Other important considerations are food sensitivities and leaky gut syndrome. A mucosal barrier that is damaged by autoimmune reactions to foods is a very vulnerable place for pathogens to enter and set up a colony. The stomach is designed to be a closed system, ready and able to attack pathogens as they enter, with sufficient healthy bacteria as well as stomach acid. When this environment is opened in leaky gut conditions, illness risks increase dramatically.
H. pylori and Virulence Factor
While further study is needed to confirm risk factors and complications of H. pylori expression, there are indications that certain genetic virulence factors may contribute to more severe inflammatory responses and more pronounced pathological changes in some individuals.
When a person has H. pylori, the strain diversity increases over time. The presence of any virulence factor increases the potential for symptoms and disease. The average person with HP has 2.5 different strains. Each strain will have its own set (or not) of virulence factors. A bacteria like H. pylori can double in amount every 1-2 hours. So over a short period of time, levels can increase dramatically.
With lower amounts of the bacteria in the digestive tract, the dilution occurring as they pass through the stomach and 2700 grams of fecal matter can create difficulty with detecting both the bacteria and their virulence factors. The PCR assay test used at True Nature resolves this challenge through the detection of their genetic codes.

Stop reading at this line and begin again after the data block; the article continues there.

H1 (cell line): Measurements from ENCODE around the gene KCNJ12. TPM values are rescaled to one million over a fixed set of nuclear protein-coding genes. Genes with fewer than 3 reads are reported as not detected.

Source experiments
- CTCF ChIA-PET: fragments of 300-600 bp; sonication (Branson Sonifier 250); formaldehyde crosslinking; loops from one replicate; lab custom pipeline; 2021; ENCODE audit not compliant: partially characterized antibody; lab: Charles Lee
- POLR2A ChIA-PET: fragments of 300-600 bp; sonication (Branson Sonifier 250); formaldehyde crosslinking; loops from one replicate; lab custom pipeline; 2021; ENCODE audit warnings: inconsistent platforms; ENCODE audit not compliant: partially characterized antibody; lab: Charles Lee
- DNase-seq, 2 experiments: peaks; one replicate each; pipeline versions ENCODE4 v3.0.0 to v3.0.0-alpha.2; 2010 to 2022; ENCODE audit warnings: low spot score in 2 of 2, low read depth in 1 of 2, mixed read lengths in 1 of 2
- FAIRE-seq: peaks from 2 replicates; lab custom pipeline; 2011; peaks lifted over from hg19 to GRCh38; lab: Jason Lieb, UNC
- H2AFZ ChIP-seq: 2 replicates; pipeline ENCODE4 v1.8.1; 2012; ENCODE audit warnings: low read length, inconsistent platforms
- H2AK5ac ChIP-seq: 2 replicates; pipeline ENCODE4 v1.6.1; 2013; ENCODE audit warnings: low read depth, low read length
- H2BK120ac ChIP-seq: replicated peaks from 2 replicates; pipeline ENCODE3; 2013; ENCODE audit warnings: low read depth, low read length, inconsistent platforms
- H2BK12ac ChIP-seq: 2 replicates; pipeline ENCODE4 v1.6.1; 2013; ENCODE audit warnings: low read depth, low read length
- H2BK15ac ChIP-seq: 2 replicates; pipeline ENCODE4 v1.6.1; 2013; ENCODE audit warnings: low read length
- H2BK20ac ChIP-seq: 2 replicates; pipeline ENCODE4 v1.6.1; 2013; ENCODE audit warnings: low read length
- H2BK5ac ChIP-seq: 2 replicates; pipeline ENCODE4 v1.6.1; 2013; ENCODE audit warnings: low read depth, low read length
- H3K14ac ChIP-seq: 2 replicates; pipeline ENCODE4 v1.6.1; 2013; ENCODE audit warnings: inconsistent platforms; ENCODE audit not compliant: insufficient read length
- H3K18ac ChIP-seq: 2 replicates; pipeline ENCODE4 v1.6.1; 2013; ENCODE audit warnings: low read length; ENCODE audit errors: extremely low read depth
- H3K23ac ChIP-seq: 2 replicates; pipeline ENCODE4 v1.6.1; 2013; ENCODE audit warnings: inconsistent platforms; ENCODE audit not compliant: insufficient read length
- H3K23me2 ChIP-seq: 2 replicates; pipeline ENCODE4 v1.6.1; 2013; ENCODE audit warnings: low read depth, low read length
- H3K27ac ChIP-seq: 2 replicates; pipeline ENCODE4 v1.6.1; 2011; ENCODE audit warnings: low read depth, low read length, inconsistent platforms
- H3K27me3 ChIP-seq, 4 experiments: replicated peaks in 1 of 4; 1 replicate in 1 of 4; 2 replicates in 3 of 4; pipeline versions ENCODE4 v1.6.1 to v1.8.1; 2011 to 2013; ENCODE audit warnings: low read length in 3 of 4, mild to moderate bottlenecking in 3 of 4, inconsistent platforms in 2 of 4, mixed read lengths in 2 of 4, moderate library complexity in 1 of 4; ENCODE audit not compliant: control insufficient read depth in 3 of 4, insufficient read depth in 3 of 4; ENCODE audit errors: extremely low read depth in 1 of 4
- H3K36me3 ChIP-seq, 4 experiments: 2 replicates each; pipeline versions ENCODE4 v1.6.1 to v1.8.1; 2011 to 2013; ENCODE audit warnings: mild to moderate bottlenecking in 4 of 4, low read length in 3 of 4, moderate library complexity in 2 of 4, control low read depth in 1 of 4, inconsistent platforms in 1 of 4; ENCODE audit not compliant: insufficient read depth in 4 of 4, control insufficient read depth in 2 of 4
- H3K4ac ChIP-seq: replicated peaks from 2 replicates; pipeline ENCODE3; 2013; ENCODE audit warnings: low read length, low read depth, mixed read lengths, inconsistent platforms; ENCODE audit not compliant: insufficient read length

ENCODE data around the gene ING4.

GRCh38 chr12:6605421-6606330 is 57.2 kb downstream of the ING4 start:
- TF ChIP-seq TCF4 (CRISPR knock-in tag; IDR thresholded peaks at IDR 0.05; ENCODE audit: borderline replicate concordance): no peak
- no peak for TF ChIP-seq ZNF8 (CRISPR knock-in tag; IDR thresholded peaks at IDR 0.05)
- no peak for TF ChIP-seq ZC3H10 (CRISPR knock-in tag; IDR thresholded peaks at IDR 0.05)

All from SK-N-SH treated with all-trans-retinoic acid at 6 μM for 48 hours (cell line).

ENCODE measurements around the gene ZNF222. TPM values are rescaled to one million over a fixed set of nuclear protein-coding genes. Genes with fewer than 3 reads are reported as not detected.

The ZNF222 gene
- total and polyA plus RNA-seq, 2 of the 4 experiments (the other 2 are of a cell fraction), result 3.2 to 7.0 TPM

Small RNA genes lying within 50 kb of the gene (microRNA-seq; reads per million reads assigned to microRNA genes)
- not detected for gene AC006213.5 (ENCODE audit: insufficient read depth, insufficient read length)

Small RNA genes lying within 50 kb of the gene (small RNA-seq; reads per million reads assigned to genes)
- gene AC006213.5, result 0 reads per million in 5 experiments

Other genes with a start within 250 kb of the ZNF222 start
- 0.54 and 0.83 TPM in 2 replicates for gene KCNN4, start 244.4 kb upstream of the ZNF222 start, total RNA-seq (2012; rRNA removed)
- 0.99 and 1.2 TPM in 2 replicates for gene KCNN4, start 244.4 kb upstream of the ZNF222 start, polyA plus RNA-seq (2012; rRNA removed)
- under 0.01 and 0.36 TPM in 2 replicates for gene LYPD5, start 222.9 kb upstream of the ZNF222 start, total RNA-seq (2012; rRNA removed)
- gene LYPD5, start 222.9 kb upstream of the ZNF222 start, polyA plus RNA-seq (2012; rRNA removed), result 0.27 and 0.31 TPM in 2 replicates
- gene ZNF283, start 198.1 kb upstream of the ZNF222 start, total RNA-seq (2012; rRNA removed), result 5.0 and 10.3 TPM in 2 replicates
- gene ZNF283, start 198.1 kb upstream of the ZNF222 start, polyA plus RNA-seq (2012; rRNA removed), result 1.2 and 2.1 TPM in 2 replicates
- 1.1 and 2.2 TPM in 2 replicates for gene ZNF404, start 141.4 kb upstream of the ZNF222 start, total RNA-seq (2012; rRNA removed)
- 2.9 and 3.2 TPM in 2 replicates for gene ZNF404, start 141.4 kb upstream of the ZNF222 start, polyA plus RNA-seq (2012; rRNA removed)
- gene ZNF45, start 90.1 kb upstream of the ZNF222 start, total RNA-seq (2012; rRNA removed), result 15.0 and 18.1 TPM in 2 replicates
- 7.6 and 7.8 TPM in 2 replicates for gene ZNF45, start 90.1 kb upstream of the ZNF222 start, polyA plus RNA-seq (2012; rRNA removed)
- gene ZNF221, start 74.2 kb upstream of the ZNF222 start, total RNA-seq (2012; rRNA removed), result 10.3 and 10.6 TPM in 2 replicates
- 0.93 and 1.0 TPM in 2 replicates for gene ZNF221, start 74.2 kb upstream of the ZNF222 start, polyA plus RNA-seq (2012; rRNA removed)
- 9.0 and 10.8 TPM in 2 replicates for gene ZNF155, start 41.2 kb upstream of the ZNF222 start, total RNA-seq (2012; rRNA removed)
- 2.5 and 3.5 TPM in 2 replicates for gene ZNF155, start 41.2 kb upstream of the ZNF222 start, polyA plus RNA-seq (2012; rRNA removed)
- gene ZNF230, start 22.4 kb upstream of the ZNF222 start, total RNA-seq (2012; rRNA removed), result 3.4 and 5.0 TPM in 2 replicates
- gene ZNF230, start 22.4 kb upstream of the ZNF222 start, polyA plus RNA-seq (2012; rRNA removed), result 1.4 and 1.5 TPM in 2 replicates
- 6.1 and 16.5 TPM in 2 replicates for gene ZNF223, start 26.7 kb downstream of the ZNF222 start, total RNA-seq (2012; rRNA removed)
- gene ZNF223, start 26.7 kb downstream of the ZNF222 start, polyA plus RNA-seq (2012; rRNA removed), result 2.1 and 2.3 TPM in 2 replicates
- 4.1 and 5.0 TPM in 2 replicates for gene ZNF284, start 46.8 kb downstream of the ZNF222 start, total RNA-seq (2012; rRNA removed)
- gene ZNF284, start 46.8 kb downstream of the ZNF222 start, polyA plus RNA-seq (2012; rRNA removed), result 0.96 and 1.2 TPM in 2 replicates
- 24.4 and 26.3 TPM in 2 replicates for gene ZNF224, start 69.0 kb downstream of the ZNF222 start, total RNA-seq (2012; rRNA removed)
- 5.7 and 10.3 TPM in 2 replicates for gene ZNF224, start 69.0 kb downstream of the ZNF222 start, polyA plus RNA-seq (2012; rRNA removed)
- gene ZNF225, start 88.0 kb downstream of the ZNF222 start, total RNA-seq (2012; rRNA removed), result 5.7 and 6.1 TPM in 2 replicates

H. pylori, Hormones and Neurotransmission
Another area of great interest surrounding H. pylori is the advancement in understanding of negative influences of steroidal hormones on the infection. A scholarly paper published in 2011 by Hirofumi Shimomura, following extensive research, showed that pregnenolone, dehydroepiandrosterone (DEA), epiandrosterone (EA) and estrone (E1) are all absorbed into the lipid membrane of H. pylori. As steroids, they have the capacity to strengthen and reinforce the membrane barrier and increase its resistance to treatment/eradication. The reinforced barrier creates resistance of H. pylori to phosphatidylcholines, a group of phospholipids that includes linoleic and/or arachidonic acid. These are polyunsaturated fatty acids (PUFAs) that confer antibacterial actions which are fatal to the typically steroid-free H. pylori membrane. Despite its low abundance, phosphatidyl serine in the cell membrane plays key roles in various phenomena such as the coagulation cascade, clearance of apoptotic cells, and recruitment of signaling molecules. Phosphatidyl serine also localizes in endocytic organelles which are responsible for “cell drinking” and “cell eating”, two forms of moving nutrients into cells by the creation of vacuoles. Also important to note is that phospholipid molecules such as phosphatidyl serine have both polar and non-polar lipid regions, and because of this, can have difficulty finding stability to begin with. The phosphate portion of the molecule seeks water, while the lipid portion seeks oil. Between the innate instability and the blockage of phosphatidyl serine by steroidal hormones, these endocytic cellular nutrition functions become impaired.
In opposition to DEA, EA and pregnenolone, estradiol (E2), androstenedione, and progesterone are harmful for the survival of H. pylori. Progesterone exhibits the most effective antibacterial action against H pylori. Progesterone inhibits the absorption of free-cholesterol by H. pylori and conversely, high levels of free-cholesterol inhibit the antibacterial actions of progesterone. These two hormones appear to bind to identical sites on the bacteria and therefore can obstruct each other’s effects.